Todds Well, Garthamlock, Glasgow, Lanarkshire

Healing Well:  OS Grid Reference – NS 66826 66603

Also Known as:

  1. Back o’ Brae Well

Getting Here

Site location on 1864 map
Site location on 1864 map

Many ways to get here, via the M8 or the B806. Just get to the Glasgow Fort shopping centre on the northern edge of Easterhouse, above Provan Hall.  At the T-junction where the road from the Fort meets Auchinlea Road, note the sign saying ‘Todds Well’.  Walk along the winding path, keeping to the lower side, and as you swing round the small hill, keep your eyes peeled for the small burn emerging from the shrubs 10-20 yards off the track.  That’s the place.

Archaeology & History

Follow the track past the sign
Follow the track past the sign

Thankfully this site still exists and the waters—slow though they flow—are quite drinkable (us lot drank here anyway!).  It was illustrated on the early OS-map of the area as the ‘Back o’ Brae Well’—no doubt gaining its name from the surveyors who took the directions to the place as its title!  At the point where the spring water emerges from the Earth, very overgrown remains of low walling marks the opening well-head, and a number of larger stones mark the course of the tiny burn as you walk towards the track (though these could be more recent).

Getting ready for a drink!
Getting ready for a drink!
The slow-flowing water source
The slow-flowing water source

Thought to derive its name from the old word todd, meaning ‘fox’ (Grant 1973), a variant on the word may have meant that children’s games were played here (but without a confirmation of this in local folklore, we should urge caution).  As well as being used by local people, the water from Todds Well was one of the places used by them there ‘rich’ folk who lived at nearby Provan House.

References:

  1. Bennett, Paul, Ancient and Holy Wells of Glasgow, TNA 2017.
  2. Grant, William (ed.), The Scottish National Dictionary – volume 9, SNDA: Edinburgh 1973.

Acknowledgements:  Big thanks to the other doods – Nina Harris, Paul Hornby and Frank Mercer – in our visit to this site.

© Paul Bennett, The Northern Antiquarian 

 

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  55.874105, -4.130081 Todds Well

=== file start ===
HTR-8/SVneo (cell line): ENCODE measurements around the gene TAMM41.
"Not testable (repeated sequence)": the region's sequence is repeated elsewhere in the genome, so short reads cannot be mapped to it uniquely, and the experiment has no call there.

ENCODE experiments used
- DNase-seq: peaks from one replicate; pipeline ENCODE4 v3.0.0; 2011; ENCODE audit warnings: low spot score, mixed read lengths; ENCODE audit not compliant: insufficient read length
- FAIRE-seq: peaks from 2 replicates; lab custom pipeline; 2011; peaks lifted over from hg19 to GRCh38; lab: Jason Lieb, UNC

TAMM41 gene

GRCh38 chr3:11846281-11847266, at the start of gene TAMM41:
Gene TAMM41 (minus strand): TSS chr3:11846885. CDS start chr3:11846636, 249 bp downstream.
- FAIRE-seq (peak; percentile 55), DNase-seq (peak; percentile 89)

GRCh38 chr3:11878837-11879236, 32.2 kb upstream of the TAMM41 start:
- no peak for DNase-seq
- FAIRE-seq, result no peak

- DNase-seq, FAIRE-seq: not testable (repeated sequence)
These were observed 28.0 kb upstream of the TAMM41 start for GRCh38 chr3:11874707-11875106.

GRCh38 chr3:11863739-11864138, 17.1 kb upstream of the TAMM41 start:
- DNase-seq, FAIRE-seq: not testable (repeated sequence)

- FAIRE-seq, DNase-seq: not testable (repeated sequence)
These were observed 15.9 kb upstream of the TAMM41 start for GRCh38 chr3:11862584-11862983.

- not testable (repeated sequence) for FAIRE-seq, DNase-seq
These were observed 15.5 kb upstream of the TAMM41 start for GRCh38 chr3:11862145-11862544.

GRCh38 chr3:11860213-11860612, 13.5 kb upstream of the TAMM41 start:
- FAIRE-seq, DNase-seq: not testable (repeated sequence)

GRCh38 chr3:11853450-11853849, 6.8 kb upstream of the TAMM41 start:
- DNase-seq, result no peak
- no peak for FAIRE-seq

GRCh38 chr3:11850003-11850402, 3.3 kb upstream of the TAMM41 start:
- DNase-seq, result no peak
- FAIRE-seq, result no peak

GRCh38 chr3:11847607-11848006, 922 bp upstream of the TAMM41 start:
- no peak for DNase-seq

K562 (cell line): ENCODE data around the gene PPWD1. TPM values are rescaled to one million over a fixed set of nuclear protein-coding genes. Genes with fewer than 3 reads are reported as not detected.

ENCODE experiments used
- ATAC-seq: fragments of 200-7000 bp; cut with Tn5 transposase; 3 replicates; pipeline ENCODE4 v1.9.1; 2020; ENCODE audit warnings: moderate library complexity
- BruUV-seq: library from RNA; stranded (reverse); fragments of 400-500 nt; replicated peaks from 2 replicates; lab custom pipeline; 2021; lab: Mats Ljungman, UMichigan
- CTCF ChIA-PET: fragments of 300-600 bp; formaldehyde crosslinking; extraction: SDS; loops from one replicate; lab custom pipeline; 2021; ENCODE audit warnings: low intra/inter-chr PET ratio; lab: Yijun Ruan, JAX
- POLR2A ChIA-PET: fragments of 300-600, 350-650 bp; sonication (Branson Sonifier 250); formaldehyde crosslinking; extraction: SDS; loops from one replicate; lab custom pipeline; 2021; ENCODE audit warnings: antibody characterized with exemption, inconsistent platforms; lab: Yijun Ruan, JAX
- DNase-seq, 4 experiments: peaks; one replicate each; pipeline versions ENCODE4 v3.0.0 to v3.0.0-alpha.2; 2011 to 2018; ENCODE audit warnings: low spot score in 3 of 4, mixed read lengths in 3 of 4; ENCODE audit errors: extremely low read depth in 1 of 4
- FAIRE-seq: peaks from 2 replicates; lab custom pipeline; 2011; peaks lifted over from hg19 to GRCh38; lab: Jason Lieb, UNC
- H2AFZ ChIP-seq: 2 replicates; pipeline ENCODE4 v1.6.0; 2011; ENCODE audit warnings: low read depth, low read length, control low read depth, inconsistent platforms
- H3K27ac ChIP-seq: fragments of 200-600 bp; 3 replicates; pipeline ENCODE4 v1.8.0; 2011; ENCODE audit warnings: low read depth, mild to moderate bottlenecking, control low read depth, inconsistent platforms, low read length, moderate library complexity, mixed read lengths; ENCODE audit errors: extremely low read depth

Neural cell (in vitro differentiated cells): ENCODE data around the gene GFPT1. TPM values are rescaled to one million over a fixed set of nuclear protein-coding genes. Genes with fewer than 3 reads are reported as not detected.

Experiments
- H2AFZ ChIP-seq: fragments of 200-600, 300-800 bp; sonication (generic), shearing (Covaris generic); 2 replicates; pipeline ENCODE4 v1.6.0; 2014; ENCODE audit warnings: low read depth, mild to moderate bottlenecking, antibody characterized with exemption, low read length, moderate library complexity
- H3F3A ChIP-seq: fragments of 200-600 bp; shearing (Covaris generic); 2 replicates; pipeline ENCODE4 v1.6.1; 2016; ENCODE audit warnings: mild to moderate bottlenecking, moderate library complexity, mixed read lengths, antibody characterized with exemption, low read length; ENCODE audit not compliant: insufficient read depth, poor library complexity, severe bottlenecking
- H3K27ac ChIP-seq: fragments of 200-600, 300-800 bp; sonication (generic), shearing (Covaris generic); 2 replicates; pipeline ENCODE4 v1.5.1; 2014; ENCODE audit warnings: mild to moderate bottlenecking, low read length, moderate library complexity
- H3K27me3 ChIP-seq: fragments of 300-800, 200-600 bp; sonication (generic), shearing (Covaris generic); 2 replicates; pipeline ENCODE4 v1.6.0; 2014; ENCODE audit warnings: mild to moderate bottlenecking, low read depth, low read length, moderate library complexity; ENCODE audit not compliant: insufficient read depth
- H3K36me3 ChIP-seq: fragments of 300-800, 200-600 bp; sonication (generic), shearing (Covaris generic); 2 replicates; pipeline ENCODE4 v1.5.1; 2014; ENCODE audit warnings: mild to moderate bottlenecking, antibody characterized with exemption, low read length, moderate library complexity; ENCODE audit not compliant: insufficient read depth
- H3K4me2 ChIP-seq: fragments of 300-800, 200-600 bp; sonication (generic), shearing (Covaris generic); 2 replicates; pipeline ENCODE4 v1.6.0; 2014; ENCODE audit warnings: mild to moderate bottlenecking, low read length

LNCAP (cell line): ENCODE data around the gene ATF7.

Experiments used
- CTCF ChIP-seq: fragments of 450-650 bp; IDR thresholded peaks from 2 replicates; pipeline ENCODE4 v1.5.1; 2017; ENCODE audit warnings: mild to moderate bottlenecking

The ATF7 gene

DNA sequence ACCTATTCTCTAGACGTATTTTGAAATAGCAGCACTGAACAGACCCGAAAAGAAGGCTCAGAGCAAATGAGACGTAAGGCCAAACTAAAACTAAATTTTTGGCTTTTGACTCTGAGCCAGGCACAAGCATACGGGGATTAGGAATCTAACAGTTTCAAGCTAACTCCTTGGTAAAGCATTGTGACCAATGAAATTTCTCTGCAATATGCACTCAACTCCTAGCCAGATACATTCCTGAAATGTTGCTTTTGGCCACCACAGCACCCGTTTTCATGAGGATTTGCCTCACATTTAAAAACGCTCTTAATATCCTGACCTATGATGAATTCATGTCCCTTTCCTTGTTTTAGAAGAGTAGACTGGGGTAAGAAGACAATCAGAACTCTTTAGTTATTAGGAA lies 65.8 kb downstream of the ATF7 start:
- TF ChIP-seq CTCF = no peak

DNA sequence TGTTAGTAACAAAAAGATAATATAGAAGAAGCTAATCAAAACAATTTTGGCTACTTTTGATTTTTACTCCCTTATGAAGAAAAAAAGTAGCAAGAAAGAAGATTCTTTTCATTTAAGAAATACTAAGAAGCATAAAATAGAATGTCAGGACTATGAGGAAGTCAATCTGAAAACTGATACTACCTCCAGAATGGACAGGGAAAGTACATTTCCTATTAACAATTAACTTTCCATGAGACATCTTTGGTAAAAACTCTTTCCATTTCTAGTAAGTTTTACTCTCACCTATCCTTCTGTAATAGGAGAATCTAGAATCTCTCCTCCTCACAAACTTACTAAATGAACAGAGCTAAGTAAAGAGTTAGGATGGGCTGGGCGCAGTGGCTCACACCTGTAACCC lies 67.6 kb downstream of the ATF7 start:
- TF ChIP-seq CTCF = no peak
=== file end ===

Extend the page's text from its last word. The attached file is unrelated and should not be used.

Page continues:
Mary’s Well, Easterhouse, Glasgow, Lanarkshire

Healing Well:  OS Grid Reference – NS 68613 65094

Archaeology & History

This old well, named after Queen Mary (one of at least three dedicated to her in Lanarkshire), was illustrated on the earliest Ordnance Survey map of the area in 1864.  Local tradition tells us that the site gained its name when the great Mary Queen of Scots visited this old healing well, amidst a period when she stayed at Provan Hall 1½ mile away.  Both she and her horse stopped and drank here for refreshment.

Site of Mary's Well
Site of Mary’s Well
Mary's Well on 1864 OS-map
Mary’s Well on 1864 OS-map

In the 19th and early 20th century, the well was converted into a pump and supplied the water to a row of cottages that used to be here.  When we visited the site yesterday, no trace of the pump, nor any spring of water could be found.  It seems that a huge pile of industrial crap has been piled on top of the well, then trees planted to give the impression that Nature has taken back the place.  The well seems to have been completely destroyed (the photo here shows the spot where the well should be, just a few yards into the young trees).  Due to this site being an important part of Scotland’s heritage, its ignorant destruction must be condemned.

Acknowledgements:  Big thanks to the team – Nina Harris, Paul Hornby and Frank Mercer – for their work here. And to Dan Holdsworth and John Bestow for their additional input.

© Paul Bennett, The Northern Antiquarian 

 

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  55.861092, -4.100743 Mary\'s Well